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Monday, June 13, 2011

Stanley Fischer in the running to be IMF chief

Bank of Israel chief Stanley Fischer is considered a leading candidate to head up the International Monetary Fund.
Bank of Israel Governor Stanley Fischer announced he was in the race to become the next head of the International Monetary Fund.

Fischer, 67, is a widely respected economist credited with successfully guiding Israel's economy through the global crisis.

He is nevertheless something of a dark-horse candidate, as France's Christine Lagarde and Mexico's Agustin Carstens are generally considered the leading contenders.

Israel's Finance Minister Yuval Steinitz said he would be backing Fischer's candidacy.

"A unique, unplanned and possibly and once-in-a-lifetime opportunity has arisen to run for the head of the International Monetary Fund, which after consideration, I decided I wanted to pursue," Fischer said in a statement.

"I believe I can contribute to the IMF and to the global economy in this period after the crisis," he said a day after the deadline for nominations closed.
How strong a candidate is Fischer? Consider this (Hat Tip: Gary P).
Based on professional qualifications and cultural fit, Stanley Fischer is the perfect candidate for managing director of the IMF. He would likely prevail in an open, transparent and merit-based selection process. The question is whether European attempts to preclude this can still be overcome by countries that care about the legitimacy of the institution and the beneficial role it should play in the global economy.

I worked closely with Mr. Fischer at the IMF in the 1990s, and followed his careers both before and after that – as a brilliant member of MIT’s renowned economics faculty, as a thoughtful and inspirational chief economist at the World Bank, and as a successful governor of Israel’s central bank. On this basis I strongly believe that he ticks every box when it comes to IMF suitability – professional, cultural and personal.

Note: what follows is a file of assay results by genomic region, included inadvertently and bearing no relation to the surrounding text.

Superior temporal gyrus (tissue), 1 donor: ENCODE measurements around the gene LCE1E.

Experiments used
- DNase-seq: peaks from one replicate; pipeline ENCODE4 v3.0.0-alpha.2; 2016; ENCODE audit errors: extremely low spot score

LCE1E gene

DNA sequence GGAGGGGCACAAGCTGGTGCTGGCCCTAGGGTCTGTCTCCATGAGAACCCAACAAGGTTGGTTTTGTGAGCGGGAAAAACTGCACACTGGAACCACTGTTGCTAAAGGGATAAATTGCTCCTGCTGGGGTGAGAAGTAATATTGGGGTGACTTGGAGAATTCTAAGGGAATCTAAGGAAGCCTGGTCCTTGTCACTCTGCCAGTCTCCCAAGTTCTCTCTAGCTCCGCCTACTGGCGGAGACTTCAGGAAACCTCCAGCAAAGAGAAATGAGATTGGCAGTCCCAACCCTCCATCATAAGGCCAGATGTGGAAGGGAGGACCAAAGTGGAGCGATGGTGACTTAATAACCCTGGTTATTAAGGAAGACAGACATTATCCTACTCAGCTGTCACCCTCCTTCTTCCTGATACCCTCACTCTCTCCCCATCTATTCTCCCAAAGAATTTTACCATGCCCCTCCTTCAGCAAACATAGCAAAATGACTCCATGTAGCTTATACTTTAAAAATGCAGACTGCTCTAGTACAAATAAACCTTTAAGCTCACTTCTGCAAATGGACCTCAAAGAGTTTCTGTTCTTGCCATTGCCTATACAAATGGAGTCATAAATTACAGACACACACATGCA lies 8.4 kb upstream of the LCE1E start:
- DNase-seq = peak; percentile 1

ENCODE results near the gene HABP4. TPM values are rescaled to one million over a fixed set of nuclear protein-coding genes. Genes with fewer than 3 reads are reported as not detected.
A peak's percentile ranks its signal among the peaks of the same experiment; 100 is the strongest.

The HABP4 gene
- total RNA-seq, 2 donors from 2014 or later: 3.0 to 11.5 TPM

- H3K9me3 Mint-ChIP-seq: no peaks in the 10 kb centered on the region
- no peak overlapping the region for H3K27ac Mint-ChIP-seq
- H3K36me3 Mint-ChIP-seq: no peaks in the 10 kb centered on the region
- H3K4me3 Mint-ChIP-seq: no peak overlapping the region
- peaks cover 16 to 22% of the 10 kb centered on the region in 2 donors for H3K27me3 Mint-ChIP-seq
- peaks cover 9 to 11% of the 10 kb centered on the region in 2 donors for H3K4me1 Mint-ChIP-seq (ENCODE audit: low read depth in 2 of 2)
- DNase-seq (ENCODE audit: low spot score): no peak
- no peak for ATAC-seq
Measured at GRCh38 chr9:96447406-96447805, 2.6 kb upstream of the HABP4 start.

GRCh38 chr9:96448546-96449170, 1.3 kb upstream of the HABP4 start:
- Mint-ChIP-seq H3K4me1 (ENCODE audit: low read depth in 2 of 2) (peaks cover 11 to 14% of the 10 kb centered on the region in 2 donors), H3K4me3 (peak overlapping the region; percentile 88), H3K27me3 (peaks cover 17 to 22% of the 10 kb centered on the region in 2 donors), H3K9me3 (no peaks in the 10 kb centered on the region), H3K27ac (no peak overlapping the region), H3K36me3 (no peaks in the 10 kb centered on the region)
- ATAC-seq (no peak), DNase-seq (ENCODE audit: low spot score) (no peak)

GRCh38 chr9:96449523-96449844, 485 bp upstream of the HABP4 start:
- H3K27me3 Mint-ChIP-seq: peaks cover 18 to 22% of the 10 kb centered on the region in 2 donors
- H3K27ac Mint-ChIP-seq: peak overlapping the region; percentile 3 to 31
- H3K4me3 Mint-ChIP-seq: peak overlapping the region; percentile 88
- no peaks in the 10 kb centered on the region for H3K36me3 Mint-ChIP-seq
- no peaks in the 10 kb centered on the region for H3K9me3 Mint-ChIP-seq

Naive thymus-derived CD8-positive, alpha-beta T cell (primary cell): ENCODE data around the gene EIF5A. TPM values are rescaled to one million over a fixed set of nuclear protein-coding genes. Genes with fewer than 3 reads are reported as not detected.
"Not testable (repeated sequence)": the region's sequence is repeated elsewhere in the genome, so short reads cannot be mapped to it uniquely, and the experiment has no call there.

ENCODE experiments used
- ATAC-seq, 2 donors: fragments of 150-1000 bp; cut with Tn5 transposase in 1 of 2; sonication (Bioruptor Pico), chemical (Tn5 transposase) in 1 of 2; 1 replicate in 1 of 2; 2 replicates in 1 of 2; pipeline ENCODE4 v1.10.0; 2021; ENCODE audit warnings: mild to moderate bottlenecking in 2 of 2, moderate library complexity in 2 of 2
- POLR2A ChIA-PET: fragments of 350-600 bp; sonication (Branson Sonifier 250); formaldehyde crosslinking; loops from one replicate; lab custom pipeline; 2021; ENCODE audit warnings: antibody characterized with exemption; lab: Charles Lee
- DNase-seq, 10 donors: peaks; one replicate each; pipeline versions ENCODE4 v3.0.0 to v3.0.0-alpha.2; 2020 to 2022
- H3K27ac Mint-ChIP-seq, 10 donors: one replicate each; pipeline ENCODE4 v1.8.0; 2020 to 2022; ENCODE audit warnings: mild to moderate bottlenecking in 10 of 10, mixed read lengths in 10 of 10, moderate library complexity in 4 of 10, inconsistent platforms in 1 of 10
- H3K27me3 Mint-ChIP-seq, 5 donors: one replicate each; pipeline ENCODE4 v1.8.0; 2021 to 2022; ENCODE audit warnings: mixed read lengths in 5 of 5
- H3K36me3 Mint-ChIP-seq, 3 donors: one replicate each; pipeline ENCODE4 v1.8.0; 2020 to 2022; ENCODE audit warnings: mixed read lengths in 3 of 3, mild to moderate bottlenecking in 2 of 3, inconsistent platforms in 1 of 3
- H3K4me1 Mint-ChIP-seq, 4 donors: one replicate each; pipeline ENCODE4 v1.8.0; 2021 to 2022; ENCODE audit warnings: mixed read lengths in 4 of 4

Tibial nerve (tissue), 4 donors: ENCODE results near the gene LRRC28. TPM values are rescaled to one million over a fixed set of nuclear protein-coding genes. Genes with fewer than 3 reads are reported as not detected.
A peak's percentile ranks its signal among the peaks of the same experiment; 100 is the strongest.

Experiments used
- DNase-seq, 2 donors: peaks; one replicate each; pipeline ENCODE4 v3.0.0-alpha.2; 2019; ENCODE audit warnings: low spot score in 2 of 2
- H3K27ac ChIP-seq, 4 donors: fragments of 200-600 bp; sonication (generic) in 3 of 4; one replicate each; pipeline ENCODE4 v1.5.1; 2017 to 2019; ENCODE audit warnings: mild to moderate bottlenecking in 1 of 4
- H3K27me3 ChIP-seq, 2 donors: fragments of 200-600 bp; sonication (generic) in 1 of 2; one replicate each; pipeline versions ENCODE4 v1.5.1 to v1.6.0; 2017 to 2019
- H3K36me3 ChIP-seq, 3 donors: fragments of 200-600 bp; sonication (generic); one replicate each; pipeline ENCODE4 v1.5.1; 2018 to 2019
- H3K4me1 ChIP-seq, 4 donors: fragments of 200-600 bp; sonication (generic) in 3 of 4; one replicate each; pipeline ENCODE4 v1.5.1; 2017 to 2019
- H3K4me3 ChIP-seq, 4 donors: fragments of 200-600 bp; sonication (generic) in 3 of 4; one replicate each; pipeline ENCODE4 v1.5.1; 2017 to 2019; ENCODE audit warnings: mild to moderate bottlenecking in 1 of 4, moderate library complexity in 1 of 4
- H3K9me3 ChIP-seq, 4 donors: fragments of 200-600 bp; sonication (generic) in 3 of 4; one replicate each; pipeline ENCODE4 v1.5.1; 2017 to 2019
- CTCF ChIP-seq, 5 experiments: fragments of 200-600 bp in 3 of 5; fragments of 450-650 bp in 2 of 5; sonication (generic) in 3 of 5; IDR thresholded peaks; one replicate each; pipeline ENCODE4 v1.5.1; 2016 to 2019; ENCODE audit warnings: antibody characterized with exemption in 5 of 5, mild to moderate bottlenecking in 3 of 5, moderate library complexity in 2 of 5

Mr Fischer is a world-class economist, and among the very few that applies a sharp, and well-trained analytical mind to both policy and academic challenges. He is exceptional in another, and even more unusual way. He uses his brilliance to engage rather than intimidate. Indeed, he starts his interactions with other people on the assumption that they can enlighten him; and they feel at ease sharing their insights and interacting with him.


Indeed, Mr Fischer’s professional integrity is beyond doubt; and he commands great respect. Just witness his standing among Palestinians during his successful tenure as Israel’s central bank governor and despite a period of considerable tensions in Arab-Israeli relations.
Oh, by the way, the writer's name is Mohamed El-Erian.

So why might Fischer not get the job? Back to the first link.
But while he is eminently qualified for the IMF post, his candidacy would be a long shot, as the job traditionally goes to a European, which of course makes Lagarde the favourite.

The resignation of Strauss-Kahn however has sparked calls for someone from the emerging economies to be appointed, which would favour the bid of Carstens, Mexico's central bank chief.

Two other candidates, Kazakhstan's Grigory Marchenko and Trevor Manuel of South Africa, pulled out ahead of Friday's nomination deadline -- a move that underscored the widespread belief that Europe already had a done deal.
You don't expect the Europeans to give up what they see as an entitlement for the sake of the rest of the world, do you?

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At 8:10 AM, Anonymous Anonymous said...

Who will replace Fischer here? Israel can't afford to lose him.

BTW, no surprises here.

At 12:14 PM, Blogger NormanF said...

As Shy Guy knows, let's face it - an Israeli AND a Jew, will be never allowed to manage the world economy, no matter how impressive his qualifications are and stellar his record of accomplishments.

Its the anti-Semitism, Stupid. I don't expect Fischer to get the IMF portfolio.

At 2:12 PM, Blogger israel-environment said...

Here is a quote from barrychamish.com about him:
Upon the personal recommendation of Finance Minister Binyamin Netanyahu, The Bank Of Israel has appointed a new governor, Dr. Stanley Fischer. Have a look at his bio:

Dr. Fischer arrives in Israel from his positions of Vice-Chairman of Citigroup, the money launderer of choice of the PLO in America, and Chief Economist of The International Monetary Fund (IMF). It goes without saying that he is also a prominent member of the Bilderberg Group and the Council On Foreign Relations (CFR). The membership lists of both are hereby provided:
http://www.apfn.net/CFR.htm http://www.bilderberg.org/2001.htm

So what does this tell us about Bibi? He has more CFR pals to replace Fischer.


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